With the House of Commons’ Select Committee report on funding of the arts and heritage published on Monday and the committee meeting and announcements of ACE arts funding this morning (Wednesday 27 March), there is real opportunity to reshape the arts funding environment and to set out a clearer role for government in supporting the arts.
As a result of the Arts Council England (ACE) announcements this morning there are celebrations and commiserations to be made across the board. 110 new Regularly Funded Organisations (RFOs) will be welcomed into the portfolio, whilst the grant in aid budget is reduced by 15% in the context of wider public sector cuts. Many of the major London institutions are taking a cut of 11-15%, although one interesting winner that jumps out is the Barbican which will receive an increase in funding of 108.7% over three years.
However, having traditionally relied on a grant-based model in this country, what is really needed here is an assessment of funding models for the arts in the UK. It is vital that we have a constructive debate about the arts and creativity, looking to new models and the role of the Arts Council within that as a leader of the debate. It will also be interesting to see how the role of the new Creative Industries Council develops in relation to ACE.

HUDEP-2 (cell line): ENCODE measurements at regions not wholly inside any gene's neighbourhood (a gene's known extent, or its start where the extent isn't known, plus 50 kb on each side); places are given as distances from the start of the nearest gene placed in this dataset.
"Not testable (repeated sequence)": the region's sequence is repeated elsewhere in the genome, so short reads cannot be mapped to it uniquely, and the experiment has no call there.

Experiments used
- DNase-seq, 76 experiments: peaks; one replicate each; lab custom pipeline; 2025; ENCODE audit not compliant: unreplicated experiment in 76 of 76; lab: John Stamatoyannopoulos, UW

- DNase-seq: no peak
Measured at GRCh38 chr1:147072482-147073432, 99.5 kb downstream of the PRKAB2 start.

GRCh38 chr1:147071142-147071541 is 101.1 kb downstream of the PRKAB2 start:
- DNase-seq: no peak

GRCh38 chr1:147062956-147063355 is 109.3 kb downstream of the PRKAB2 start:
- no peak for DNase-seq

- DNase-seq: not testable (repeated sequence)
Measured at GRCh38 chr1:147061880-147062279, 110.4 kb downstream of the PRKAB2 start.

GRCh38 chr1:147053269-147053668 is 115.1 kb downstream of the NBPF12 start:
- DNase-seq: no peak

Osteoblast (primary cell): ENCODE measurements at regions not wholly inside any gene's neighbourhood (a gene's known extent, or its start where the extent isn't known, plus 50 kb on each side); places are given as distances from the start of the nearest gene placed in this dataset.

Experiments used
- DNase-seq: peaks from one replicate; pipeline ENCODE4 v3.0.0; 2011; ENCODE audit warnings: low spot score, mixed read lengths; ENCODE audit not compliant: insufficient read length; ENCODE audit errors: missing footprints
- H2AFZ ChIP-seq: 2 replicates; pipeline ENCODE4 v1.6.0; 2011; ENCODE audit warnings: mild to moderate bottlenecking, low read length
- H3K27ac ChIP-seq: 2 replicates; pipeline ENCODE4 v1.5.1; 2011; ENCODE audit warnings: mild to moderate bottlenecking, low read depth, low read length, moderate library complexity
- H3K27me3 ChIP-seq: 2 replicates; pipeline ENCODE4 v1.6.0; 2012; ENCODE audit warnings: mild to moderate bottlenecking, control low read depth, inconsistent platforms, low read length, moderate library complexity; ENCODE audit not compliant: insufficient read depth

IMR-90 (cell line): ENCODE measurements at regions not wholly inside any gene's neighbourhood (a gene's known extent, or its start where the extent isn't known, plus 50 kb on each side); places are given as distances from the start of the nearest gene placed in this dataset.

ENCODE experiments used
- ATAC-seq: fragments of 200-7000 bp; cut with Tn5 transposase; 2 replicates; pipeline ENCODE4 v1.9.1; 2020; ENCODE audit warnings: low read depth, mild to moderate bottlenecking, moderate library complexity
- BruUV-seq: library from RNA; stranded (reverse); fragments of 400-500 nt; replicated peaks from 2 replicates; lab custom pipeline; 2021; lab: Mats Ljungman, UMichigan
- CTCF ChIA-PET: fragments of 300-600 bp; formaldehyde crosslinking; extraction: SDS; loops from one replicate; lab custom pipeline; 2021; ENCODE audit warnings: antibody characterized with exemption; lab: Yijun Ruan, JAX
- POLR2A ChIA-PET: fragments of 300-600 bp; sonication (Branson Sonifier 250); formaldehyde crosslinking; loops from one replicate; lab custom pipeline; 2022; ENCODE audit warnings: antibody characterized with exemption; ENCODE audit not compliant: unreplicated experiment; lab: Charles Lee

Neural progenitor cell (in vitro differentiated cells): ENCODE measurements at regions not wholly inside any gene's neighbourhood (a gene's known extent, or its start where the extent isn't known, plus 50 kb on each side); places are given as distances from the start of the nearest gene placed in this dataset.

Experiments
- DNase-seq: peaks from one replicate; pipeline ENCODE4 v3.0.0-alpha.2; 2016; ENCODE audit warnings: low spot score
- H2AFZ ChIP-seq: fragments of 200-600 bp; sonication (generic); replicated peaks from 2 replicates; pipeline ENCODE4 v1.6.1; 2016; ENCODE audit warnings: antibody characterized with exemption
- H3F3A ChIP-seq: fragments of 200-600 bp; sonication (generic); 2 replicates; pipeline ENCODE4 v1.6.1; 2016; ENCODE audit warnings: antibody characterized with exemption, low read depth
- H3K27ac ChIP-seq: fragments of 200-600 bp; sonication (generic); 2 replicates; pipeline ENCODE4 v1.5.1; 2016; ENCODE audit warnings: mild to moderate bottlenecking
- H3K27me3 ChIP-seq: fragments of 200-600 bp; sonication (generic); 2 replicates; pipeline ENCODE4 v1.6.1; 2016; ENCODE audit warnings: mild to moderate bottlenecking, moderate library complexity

The select committee report is more of a review of recent policy decisions, rather than anything more far-reaching, which is a disappointment, considering this was a potential opportunity to set out a broader framework for government investment in the arts.
And the broader question still remains: Should this country focus on public investment to drive private innovation and private giving or should the government merely focus on minimising its expenditure if and where it can?
The Creative Industries team is currently working on a paper exploring valuation models in the UK creative industries due to be published in early May.
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